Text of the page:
compliant spy agencies.  As Cohn put it, he made “and
end run around FISA” and now can do it “legally” as of
August 5 with more on that below.  Earlier in late
2001, he sidelined FISC with a secret executive order
establishing his Terrorist Surveillance Program.  It
authorized NSA to monitor phone and computer
communications of Americans in the US at NSA’s
discretion - in other words, illegal warrantless
spying on domestic communications of anyone for any
reason, law or no law. Cohn noted Bush (as far as we
know) is the first President to defy FISA since its
1978 enactment. He’s now set a shameless precedent for
others later on.

He also ignores the Fourth Amendment’s protection
against unreasonable searches and seizure to protect
against police state practices. Cohn explained the
Supreme Court “consistently declared that a judge must
determine whether probable cause exists.” George Bush
flouts this ruling with impudence and arrogance.  It’s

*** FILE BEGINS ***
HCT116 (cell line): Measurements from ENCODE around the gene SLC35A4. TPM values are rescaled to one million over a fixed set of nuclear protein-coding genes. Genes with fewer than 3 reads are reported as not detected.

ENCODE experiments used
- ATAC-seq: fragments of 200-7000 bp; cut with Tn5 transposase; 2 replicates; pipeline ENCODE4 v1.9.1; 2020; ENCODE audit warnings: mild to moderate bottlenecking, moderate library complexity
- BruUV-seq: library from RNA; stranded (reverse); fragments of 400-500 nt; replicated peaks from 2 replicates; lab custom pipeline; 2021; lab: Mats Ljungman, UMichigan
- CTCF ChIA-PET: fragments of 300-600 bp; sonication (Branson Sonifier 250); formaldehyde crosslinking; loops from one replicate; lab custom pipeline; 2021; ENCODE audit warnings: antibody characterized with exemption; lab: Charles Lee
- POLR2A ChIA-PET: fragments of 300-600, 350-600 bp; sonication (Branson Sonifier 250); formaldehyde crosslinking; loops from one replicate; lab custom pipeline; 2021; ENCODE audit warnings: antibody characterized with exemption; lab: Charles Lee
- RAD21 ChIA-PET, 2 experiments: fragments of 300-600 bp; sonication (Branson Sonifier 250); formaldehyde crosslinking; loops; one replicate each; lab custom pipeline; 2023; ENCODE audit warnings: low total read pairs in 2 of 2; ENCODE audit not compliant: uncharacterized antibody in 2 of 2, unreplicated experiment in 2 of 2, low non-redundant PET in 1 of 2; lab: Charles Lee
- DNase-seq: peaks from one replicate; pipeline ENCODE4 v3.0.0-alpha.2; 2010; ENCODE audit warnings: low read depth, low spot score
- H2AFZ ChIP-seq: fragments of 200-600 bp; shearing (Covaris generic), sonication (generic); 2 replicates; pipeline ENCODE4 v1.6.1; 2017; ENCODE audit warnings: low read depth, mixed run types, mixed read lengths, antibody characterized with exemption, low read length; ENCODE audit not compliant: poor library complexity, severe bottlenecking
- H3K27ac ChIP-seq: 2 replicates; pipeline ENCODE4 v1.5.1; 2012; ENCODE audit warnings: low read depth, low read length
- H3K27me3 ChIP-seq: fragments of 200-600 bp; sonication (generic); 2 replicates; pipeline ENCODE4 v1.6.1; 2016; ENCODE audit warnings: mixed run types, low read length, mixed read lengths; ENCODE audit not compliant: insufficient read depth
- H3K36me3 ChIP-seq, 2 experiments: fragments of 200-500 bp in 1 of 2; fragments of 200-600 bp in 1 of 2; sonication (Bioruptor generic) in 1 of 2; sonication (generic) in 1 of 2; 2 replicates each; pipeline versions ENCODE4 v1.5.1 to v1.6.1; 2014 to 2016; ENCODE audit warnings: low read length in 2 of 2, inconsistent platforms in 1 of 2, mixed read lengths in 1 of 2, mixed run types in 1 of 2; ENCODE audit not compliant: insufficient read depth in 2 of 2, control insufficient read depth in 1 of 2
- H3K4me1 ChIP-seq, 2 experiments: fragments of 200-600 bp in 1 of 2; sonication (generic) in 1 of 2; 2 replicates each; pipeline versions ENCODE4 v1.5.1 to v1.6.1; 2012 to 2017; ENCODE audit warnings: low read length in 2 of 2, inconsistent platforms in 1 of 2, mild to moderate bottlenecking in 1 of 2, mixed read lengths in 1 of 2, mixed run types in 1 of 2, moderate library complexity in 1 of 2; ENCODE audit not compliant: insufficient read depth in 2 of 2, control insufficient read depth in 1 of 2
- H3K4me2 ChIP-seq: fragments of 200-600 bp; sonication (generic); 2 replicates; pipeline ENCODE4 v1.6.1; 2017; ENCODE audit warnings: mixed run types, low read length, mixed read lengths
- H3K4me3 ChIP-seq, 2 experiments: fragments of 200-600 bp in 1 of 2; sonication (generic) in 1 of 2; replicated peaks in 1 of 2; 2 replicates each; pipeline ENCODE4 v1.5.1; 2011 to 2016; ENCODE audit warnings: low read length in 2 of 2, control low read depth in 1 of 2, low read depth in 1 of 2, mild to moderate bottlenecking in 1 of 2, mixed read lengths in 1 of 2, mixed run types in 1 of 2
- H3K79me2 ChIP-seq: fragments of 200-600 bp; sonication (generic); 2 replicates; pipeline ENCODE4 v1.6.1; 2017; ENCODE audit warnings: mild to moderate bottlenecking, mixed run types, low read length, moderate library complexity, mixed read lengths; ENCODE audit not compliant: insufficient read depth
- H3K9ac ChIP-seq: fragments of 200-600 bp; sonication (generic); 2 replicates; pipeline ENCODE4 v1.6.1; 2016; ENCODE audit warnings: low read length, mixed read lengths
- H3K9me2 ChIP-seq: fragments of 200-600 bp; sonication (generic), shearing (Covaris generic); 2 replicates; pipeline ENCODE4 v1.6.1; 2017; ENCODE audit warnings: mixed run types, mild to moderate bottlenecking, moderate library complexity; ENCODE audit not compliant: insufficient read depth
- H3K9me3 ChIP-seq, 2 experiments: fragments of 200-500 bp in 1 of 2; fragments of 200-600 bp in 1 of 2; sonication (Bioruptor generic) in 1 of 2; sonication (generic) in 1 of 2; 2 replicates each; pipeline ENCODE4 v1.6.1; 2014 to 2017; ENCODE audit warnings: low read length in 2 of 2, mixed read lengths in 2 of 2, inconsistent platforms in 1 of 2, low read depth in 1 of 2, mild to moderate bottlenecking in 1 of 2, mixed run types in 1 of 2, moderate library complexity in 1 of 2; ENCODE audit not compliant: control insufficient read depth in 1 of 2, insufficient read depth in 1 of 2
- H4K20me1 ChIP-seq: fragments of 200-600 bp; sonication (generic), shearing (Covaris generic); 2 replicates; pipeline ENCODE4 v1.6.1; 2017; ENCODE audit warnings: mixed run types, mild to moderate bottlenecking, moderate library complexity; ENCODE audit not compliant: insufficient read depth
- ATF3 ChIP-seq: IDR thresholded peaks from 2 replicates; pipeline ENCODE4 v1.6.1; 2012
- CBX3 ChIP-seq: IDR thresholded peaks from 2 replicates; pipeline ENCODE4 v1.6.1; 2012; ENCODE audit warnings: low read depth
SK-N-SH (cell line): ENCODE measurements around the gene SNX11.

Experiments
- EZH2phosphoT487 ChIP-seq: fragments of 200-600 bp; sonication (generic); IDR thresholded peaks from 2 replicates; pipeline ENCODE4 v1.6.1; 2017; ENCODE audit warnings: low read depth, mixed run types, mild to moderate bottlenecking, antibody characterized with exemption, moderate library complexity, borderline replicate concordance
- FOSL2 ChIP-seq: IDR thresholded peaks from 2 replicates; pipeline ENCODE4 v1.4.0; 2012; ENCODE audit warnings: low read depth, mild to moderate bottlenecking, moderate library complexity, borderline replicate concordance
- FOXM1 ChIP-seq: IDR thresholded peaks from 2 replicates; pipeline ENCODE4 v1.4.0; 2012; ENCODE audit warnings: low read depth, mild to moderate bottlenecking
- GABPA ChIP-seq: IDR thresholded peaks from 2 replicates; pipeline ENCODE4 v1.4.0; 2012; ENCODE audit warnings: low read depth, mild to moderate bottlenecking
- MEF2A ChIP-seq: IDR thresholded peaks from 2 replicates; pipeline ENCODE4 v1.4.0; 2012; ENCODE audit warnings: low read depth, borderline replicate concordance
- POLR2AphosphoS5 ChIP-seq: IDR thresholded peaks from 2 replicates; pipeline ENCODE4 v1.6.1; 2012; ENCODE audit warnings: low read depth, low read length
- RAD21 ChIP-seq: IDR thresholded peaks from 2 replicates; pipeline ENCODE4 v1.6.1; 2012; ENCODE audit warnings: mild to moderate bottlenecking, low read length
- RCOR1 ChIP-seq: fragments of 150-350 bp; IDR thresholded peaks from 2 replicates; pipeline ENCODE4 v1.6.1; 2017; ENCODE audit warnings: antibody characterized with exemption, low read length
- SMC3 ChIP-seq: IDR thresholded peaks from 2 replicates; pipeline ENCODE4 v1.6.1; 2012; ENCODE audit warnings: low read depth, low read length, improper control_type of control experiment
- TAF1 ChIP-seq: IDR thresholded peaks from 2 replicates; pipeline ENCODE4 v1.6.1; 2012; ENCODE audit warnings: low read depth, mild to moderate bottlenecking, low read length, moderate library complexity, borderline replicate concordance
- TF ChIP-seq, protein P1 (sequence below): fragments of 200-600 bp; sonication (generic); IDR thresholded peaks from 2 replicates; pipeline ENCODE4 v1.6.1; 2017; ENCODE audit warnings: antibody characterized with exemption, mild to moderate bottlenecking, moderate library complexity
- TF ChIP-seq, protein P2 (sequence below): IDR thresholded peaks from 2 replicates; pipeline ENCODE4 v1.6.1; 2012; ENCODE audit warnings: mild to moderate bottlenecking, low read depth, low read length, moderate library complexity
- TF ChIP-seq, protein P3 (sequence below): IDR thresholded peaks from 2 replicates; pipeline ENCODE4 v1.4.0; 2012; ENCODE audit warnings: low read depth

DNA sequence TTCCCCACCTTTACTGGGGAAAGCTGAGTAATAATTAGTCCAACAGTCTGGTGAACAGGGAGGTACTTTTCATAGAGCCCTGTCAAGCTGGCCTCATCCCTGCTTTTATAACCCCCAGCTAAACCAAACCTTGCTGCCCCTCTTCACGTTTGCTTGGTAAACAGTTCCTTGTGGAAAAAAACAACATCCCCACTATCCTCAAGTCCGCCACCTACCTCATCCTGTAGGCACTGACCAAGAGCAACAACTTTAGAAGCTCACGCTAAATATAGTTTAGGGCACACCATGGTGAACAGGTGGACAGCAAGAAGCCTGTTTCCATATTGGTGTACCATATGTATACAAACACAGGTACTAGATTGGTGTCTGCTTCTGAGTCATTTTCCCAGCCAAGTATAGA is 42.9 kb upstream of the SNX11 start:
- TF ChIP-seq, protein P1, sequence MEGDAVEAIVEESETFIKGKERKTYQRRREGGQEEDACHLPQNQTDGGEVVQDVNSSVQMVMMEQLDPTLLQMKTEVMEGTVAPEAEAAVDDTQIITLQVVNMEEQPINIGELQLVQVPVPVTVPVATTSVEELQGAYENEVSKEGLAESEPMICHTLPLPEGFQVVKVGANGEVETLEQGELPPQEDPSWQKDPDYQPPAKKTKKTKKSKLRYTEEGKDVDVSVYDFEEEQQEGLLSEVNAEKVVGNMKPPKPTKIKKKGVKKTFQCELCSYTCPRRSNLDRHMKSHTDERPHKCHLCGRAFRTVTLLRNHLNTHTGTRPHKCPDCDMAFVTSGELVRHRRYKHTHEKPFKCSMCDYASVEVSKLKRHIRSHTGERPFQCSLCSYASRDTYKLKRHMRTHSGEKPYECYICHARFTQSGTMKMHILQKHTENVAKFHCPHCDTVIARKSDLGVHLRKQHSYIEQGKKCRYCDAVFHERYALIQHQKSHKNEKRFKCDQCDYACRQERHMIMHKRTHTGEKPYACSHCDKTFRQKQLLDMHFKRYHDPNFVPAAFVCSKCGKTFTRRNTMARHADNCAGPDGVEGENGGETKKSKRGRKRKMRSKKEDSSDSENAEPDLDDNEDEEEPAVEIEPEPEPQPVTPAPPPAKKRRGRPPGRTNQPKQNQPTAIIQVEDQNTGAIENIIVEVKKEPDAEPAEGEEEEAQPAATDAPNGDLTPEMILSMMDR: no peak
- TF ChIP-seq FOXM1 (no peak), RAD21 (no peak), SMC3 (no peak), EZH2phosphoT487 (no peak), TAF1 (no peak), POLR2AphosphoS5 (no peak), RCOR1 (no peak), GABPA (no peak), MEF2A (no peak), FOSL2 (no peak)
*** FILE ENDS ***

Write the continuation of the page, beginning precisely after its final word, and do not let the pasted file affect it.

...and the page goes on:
of no concern to him that the American Bar Association
and the National Lawyers Guild declared his
warrantless surveillance program violates the law of
the land. He believes he’s the law and can do what he
pleases.

Alberto Gonzales is a war criminal marching in
lockstep with his boss and continues to shame the
Justice Department he heads.  He falsely and
criminally maintains Congress’ Authorization for the
Use of Military Force (AUMF) in September, 2001
provided legal justification for warrentless
surveillance outside of FISA.  Former Senator Gary
Hart called such actions “a repeat of the Nixon
years.”  Back then, he justified it because of civil